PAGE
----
Full-Dress Fright

Next to Fred Astaire, Bela Lugosi’s Count Dracula is arguably history’s most recognizable embodiment of White Tie.

The legendary vampire’s association with formal evening wear arose not from the original 1897 novel but from a 1920s London stage adaptation by Hamilton Deane.  The evolution is described in Bram Stoker’s Dracula: A Reader’s Guide:

Another major innovation was the styling of the Count as a gentleman in outline rather than as an instantly recognizable degenerate.  Deane’s vampire wore contemporary evening dress – the white tie, tail coat and opera cloak that remains a signifier of vampirism to the present – rather than the frogged frockcoat of Graf Orlock [the vampire in the 1922 unauthorized German adaptation Nosferatu], or the unexceptional dress effected by Stoker’s Count . . . The vampire is now not merely a figure so unexceptional that it could move without comment across London, but it is also aligned with the establishment, with domestic signifiers of power and wealth rather than with visible foreignness.

Beginning in 1924, Deane’s adaptation toured Britain successfully before arriving at London’s West End in early 1927.  It was here that an American impresario obtained the rights to revise the play and bring it to Broadway later that year with Hungarian actor Bela Lugosi in the title role. This casting signalled a further significant change to the already modified Count of Deane’s production as described in Hollywood Gothic. The Tangled Web of Dracula from Novel to Stage to Screen:

The London Dracula was middle-aged and malignant; Lugosi presented quite a different picture: sexy, continental, with slicked-back patent-leather hair and a weird green cast to his makeup – a Latin lover from beyond the grave.  Valentino gone slightly rancid.  It was a combination that worked, and audiences – especially female audiences – relished, even wallowed in, the romantic paradoxes.

Though not the Universal Studio’s first choice, Lugosi was signed to play the vampire in the first authorized film version of Dracula, released in  February 1931.  And the rest is vampire history.

Happy Hallowe’en!


  1. Hal

    I love his cloak. On the other hand, Lugosi’s opera cape wearing vampire is doubtless one of the reasons that no man could ever hope to wear an evening cloak again and be taken seriously.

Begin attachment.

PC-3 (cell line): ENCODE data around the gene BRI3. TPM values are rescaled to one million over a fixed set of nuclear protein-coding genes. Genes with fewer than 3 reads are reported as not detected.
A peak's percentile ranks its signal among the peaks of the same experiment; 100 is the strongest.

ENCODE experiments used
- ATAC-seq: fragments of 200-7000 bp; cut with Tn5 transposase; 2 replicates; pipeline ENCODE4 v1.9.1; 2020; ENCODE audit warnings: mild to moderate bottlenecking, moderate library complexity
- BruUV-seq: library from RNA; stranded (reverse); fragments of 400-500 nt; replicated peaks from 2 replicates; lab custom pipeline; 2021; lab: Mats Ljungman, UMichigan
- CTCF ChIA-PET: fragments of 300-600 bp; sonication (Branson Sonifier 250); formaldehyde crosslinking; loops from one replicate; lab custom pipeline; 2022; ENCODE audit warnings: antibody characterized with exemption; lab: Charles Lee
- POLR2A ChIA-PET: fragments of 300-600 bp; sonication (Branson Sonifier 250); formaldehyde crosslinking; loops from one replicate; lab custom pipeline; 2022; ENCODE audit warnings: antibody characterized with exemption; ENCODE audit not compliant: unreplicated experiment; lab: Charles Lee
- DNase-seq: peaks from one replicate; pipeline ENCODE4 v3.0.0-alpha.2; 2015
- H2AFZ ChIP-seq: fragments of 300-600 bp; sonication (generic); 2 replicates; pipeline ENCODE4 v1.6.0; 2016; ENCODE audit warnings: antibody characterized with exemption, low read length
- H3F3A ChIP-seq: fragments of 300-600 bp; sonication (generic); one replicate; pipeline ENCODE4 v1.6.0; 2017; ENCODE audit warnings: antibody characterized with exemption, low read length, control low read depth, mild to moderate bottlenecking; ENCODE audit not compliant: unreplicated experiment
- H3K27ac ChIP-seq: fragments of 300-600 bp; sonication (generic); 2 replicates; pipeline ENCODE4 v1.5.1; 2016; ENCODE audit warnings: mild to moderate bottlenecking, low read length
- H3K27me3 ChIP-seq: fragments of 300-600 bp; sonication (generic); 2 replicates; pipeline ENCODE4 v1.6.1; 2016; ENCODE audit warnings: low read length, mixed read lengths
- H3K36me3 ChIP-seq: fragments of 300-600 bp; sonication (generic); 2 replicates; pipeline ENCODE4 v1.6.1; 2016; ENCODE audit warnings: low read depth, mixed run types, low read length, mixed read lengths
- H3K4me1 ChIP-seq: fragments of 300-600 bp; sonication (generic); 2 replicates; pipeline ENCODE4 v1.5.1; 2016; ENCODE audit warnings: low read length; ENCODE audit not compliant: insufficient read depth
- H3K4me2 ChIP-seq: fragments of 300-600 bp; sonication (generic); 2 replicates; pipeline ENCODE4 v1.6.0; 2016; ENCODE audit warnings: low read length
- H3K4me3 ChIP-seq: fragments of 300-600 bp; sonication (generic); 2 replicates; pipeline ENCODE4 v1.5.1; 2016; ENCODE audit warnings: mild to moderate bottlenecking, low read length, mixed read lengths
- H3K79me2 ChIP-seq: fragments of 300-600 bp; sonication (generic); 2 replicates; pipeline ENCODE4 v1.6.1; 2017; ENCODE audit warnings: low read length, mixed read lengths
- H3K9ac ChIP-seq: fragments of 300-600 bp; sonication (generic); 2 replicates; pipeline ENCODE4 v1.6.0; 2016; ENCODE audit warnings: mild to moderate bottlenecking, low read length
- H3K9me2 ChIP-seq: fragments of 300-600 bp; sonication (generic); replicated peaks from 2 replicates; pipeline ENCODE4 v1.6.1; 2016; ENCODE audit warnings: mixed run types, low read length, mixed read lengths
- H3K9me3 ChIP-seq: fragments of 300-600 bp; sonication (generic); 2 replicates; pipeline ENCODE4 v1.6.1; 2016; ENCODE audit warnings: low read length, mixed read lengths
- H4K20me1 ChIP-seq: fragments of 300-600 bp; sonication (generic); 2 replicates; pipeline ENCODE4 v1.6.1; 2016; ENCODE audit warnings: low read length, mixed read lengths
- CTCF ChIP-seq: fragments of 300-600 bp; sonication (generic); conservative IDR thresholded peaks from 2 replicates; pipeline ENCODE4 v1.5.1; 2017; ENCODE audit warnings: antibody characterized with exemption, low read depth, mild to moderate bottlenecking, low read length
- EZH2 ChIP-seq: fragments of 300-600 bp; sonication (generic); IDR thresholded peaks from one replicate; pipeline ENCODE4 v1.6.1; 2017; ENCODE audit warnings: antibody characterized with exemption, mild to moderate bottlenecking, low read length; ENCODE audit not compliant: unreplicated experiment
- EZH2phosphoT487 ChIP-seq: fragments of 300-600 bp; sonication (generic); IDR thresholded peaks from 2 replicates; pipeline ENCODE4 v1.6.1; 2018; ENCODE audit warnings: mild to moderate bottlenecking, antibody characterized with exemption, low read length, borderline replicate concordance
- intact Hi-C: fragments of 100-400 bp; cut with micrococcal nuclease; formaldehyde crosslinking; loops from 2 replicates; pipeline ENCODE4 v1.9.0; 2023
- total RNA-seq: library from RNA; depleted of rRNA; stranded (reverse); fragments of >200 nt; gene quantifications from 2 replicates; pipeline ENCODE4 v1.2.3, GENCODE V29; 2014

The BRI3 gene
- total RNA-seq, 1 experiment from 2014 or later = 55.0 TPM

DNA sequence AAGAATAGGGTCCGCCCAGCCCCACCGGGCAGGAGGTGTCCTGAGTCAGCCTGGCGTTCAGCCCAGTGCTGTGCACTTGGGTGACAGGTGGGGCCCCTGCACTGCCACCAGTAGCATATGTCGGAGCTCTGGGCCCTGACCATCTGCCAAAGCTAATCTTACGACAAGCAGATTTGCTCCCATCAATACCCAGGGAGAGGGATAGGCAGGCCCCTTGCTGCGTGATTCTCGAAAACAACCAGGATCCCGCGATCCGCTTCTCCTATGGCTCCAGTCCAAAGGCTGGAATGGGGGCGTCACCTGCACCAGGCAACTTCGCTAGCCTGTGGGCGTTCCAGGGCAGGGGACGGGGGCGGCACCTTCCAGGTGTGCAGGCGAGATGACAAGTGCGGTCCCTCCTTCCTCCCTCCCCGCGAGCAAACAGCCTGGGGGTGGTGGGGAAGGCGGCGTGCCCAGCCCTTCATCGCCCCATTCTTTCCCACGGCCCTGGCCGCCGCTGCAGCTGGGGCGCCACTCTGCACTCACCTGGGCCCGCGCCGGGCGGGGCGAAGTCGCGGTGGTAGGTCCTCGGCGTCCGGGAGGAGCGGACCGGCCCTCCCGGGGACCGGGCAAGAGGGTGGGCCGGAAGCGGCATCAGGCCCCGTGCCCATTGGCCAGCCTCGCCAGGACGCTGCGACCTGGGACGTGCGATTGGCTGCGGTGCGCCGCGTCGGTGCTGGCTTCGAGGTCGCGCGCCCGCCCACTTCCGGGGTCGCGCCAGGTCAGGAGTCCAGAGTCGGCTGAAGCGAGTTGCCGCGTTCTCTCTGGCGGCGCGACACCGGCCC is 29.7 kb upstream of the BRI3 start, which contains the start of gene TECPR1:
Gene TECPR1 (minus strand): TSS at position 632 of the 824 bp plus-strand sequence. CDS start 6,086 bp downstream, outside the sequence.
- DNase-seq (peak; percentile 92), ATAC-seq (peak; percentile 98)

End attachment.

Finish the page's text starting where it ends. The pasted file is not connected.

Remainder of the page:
I see he puts the wings of his wing collar in front of the bow tie – in order to give the impression of white fangs at the neck, I suspect.

    I wonder if the decision to clothe Dracula in white tie for the London stage production owed something to the very popular villainous foe of Sexton Blake, Zenith. Although both names have faded from the general consciousness, Sexton Blake was the most famous of all the detective adventurer type characters that existed in the popular fiction of the day and Zenith was an adversary who had been around for ten years at that point and was to continue in print through the second world war. Zenith – an albino crime lord with a penchant for opium cigarettes and possible middle European princeling – always wore white tie and tails, no matter the occasion. The association of pallid glamorous villain with white tie was one that was already in the air before Dracula made it his own.

  2. Jovan

    Hal: I don’t know if that was intentional. Back then you saw men wearing them in front of the tie a lot. There was no fixed rule.

    Thanks for writing about this, Peter.

  3. Michael Atwood

    Happy Hallowe’en!

  4. C. Ray

    Dracula’s neckwear is a dainty little silk affair and yes, worn under the wings of the collar in some scenes where the tie seems too floppy to stand up. In a later scene however it appears over the wings. Take your pick, I guess. https://www.dropbox.com/s/bzwi975dzi1v6bj/dracula2.PNG .


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